Steampowered Sunday #2
Steampowered Sunday episode was relatively well received, and that was a pleasant surprise. So much so that it seems that my friends have conspired to grief me. When I set forth on this journey I probably had a years worth of games to play before I needed any assistance. However over the course of the week a good friend of mine, Ashgar, decided that I needed to play a game of his choosing. So we made plans yesterday to meet up this morning and play some Hammerwatch multiplayer. I have to say it was a really enjoyable hour, before I needed to leave due to some bad news.
Red Warrior Needs Food Badly
For starters, Hammerwatch is the fruition of the yet another Steam Greenlight process. You can buy it without discount for $10 from steam, and at that price I consider it well worth it. However thanks to the insanity that is the steam sale, you can generally get it at a significant discount. It is in every way the spiritual successor to the original arcade Gauntlet by Atari. For those with no cultural reference to this king of all quarter munchers… it is basically a four player game that focuses on each player providing a different class. From what I have seen the single player game is just as enjoyable, but the real fun comes from multiple friends working together.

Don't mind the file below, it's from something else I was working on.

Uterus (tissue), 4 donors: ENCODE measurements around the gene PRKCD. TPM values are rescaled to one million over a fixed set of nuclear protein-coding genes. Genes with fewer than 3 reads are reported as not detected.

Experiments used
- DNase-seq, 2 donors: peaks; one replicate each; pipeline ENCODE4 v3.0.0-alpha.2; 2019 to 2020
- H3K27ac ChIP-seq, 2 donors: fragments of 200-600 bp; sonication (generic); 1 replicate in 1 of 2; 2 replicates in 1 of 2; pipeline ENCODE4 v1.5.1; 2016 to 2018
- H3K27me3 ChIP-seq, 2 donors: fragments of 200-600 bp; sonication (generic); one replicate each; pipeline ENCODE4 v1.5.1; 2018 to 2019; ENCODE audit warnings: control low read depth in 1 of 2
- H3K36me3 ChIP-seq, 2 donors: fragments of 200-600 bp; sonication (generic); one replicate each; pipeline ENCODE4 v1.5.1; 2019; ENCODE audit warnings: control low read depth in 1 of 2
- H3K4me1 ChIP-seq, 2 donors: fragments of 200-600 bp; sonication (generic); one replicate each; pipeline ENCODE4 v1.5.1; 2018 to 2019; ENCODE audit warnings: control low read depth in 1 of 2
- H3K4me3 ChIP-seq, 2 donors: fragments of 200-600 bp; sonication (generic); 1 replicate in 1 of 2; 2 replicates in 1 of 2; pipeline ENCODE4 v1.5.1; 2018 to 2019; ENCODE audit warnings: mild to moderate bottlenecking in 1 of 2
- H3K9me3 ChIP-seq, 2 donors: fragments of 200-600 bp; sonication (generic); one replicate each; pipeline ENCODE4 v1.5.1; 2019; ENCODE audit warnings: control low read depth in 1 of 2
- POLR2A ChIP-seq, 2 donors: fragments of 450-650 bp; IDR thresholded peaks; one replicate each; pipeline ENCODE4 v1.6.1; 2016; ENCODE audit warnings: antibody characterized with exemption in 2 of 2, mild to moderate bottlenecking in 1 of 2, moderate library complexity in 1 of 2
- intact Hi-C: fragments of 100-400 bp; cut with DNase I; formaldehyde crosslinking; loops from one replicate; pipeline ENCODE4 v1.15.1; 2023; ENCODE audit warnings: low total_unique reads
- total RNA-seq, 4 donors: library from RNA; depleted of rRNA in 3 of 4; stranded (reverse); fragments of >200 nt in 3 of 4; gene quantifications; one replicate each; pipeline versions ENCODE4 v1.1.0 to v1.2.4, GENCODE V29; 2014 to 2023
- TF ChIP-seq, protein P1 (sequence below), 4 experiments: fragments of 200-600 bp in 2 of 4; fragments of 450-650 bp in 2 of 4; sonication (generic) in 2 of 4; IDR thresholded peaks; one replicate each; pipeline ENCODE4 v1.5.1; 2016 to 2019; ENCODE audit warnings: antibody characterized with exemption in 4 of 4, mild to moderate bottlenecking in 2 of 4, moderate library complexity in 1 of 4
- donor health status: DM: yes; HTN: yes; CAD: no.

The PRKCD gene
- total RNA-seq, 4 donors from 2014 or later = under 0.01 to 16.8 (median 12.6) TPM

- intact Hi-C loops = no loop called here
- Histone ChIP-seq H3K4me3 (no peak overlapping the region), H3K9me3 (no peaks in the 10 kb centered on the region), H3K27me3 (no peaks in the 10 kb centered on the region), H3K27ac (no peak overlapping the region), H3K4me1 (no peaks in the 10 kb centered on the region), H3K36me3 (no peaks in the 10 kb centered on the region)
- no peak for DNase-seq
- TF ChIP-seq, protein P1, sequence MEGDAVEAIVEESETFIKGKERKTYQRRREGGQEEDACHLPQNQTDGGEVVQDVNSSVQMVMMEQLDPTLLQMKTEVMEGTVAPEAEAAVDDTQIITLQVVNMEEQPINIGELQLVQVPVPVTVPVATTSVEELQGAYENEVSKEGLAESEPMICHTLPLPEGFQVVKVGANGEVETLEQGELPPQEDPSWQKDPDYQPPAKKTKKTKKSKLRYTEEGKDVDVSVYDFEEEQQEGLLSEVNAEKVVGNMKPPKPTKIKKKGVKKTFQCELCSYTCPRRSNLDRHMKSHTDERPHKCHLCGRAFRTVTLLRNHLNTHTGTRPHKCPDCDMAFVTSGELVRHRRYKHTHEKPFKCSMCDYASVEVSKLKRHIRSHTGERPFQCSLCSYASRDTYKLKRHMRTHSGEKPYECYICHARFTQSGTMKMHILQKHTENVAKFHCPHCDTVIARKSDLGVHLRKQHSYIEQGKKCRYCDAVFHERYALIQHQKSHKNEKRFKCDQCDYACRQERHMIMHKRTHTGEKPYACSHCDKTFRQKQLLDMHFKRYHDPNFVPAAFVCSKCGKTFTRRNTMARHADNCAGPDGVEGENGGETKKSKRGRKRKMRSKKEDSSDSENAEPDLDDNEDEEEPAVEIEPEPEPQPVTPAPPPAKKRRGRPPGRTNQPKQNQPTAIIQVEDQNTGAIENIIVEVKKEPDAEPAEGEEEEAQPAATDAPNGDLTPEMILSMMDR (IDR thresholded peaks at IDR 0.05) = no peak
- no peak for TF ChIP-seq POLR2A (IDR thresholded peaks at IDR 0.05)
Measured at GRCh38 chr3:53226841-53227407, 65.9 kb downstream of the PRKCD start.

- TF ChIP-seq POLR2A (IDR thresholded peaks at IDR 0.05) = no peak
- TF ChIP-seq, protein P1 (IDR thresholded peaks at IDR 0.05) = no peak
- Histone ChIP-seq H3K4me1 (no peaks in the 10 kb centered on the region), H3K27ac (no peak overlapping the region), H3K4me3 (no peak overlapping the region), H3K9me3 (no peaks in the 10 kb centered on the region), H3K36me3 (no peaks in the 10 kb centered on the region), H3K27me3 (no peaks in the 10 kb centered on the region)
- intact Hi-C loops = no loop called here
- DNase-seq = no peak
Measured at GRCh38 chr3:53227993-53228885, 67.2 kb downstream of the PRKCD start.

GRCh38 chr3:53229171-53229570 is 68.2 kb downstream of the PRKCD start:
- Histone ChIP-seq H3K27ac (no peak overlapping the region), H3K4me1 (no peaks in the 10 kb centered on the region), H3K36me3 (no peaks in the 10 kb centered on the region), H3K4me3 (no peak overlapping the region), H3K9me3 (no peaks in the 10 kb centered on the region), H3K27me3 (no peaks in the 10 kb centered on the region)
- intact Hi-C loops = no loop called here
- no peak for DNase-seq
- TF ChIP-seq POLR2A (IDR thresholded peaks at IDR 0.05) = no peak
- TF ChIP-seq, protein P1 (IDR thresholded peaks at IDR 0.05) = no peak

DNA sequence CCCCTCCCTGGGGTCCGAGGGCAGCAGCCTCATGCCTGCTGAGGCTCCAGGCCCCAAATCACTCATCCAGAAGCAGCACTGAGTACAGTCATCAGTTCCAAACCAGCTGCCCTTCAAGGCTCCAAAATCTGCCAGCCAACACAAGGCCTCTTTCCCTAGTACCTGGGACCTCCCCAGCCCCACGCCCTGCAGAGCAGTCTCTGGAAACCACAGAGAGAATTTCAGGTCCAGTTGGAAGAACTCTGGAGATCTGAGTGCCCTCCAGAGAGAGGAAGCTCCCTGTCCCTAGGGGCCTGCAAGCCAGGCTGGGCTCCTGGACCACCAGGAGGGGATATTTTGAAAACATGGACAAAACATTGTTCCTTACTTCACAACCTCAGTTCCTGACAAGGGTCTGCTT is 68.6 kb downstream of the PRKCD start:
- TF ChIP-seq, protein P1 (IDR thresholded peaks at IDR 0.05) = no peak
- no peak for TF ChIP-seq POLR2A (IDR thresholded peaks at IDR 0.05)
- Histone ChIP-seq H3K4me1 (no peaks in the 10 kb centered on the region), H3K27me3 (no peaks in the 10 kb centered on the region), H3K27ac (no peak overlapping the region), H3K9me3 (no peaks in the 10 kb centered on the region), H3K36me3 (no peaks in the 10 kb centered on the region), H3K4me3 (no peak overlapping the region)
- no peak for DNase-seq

Classes you have to choose from:
This guy is your basic melee class. Special attack includes a really handy charge and if you time it just right you can deflect projectiles with the basic attack. Upgrades later increase the frontal cone of the attack, which makes kiting mobs and killing them from the protection of a corner doable.
This is your standard archer ranged attack class. We noticed that there was a significant damage drop off the further the arrows travelled. Seemed to have the longest range of all of the classes but dealt the least damage. Special attack is a bomb which comes in super handy when clearing large numbers of mobs.
This one threw me for a loop a bit. I expected a long ranged fireball when in reality it only actually travels about 5 character lengths. The special however is a really powerful dragons breath like attack that does massive damage to anything in a short arc in front of the wizard.
The Warlock is the oddest class. It has the highest starting health, and really fast mana regen. However it’s base attack is a relatively weak dagger melee attack. The special however is a really powerful bolt attack with a range similar to that of the ranger but it seems to consume about half of the starting mana pool. This is going to lead to some really different game play as I figure there will be a lot of the time you hang back waiting on your mana to recharge.